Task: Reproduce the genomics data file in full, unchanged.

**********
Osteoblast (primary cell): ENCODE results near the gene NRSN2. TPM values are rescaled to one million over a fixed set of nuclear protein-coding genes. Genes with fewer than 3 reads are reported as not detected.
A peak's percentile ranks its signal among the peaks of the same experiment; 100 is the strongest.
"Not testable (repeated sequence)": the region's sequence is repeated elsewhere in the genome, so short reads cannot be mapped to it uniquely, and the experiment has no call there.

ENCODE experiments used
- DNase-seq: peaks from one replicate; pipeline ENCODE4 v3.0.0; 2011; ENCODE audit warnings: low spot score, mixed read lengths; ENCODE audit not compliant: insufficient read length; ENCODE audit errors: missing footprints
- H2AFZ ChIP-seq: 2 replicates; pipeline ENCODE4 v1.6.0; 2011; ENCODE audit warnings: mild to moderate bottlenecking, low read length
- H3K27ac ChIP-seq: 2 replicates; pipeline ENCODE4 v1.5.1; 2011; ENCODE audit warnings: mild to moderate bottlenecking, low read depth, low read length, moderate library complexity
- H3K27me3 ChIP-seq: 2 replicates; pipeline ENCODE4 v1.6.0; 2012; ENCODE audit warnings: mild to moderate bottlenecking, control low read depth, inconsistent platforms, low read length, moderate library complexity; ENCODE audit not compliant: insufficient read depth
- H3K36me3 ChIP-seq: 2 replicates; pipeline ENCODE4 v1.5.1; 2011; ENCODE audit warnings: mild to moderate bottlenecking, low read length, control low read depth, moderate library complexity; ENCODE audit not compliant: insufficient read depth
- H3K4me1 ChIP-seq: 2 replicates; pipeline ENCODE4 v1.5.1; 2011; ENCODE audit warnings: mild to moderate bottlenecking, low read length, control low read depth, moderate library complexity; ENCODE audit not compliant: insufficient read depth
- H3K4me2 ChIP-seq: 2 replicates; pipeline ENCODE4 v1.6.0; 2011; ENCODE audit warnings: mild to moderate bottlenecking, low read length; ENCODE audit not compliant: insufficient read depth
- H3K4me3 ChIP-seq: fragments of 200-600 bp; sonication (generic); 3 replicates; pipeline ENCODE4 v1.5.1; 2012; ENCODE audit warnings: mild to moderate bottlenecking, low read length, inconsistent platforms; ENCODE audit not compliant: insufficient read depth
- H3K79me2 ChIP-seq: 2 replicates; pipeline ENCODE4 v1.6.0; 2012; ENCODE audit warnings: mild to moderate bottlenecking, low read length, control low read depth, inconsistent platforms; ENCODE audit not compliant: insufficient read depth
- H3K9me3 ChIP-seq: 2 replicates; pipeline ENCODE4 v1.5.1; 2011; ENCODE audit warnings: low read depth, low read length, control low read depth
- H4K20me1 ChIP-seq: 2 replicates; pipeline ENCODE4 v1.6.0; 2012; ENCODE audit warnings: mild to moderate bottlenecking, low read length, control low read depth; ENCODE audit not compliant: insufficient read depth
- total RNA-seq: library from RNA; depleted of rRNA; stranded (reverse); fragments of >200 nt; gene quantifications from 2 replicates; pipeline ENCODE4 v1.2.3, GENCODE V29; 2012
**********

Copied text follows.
Osteoblast (primary cell): ENCODE results near the gene NRSN2. TPM values are rescaled to one million over a fixed set of nuclear protein-coding genes. Genes with fewer than 3 reads are reported as not detected.
A peak's percentile ranks its signal among the peaks of the same experiment; 100 is the strongest.
"Not testable (repeated sequence)": the region's sequence is repeated elsewhere in the genome, so short reads cannot be mapped to it uniquely, and the experiment has no call there.

ENCODE experiments used
- DNase-seq: peaks from one replicate; pipeline ENCODE4 v3.0.0; 2011; ENCODE audit warnings: low spot score, mixed read lengths; ENCODE audit not compliant: insufficient read length; ENCODE audit errors: missing footprints
- H2AFZ ChIP-seq: 2 replicates; pipeline ENCODE4 v1.6.0; 2011; ENCODE audit warnings: mild to moderate bottlenecking, low read length
- H3K27ac ChIP-seq: 2 replicates; pipeline ENCODE4 v1.5.1; 2011; ENCODE audit warnings: mild to moderate bottlenecking, low read depth, low read length, moderate library complexity
- H3K27me3 ChIP-seq: 2 replicates; pipeline ENCODE4 v1.6.0; 2012; ENCODE audit warnings: mild to moderate bottlenecking, control low read depth, inconsistent platforms, low read length, moderate library complexity; ENCODE audit not compliant: insufficient read depth
- H3K36me3 ChIP-seq: 2 replicates; pipeline ENCODE4 v1.5.1; 2011; ENCODE audit warnings: mild to moderate bottlenecking, low read length, control low read depth, moderate library complexity; ENCODE audit not compliant: insufficient read depth
- H3K4me1 ChIP-seq: 2 replicates; pipeline ENCODE4 v1.5.1; 2011; ENCODE audit warnings: mild to moderate bottlenecking, low read length, control low read depth, moderate library complexity; ENCODE audit not compliant: insufficient read depth
- H3K4me2 ChIP-seq: 2 replicates; pipeline ENCODE4 v1.6.0; 2011; ENCODE audit warnings: mild to moderate bottlenecking, low read length; ENCODE audit not compliant: insufficient read depth
- H3K4me3 ChIP-seq: fragments of 200-600 bp; sonication (generic); 3 replicates; pipeline ENCODE4 v1.5.1; 2012; ENCODE audit warnings: mild to moderate bottlenecking, low read length, inconsistent platforms; ENCODE audit not compliant: insufficient read depth
- H3K79me2 ChIP-seq: 2 replicates; pipeline ENCODE4 v1.6.0; 2012; ENCODE audit warnings: mild to moderate bottlenecking, low read length, control low read depth, inconsistent platforms; ENCODE audit not compliant: insufficient read depth
- H3K9me3 ChIP-seq: 2 replicates; pipeline ENCODE4 v1.5.1; 2011; ENCODE audit warnings: low read depth, low read length, control low read depth
- H4K20me1 ChIP-seq: 2 replicates; pipeline ENCODE4 v1.6.0; 2012; ENCODE audit warnings: mild to moderate bottlenecking, low read length, control low read depth; ENCODE audit not compliant: insufficient read depth
- total RNA-seq: library from RNA; depleted of rRNA; stranded (reverse); fragments of >200 nt; gene quantifications from 2 replicates; pipeline ENCODE4 v1.2.3, GENCODE V29; 2012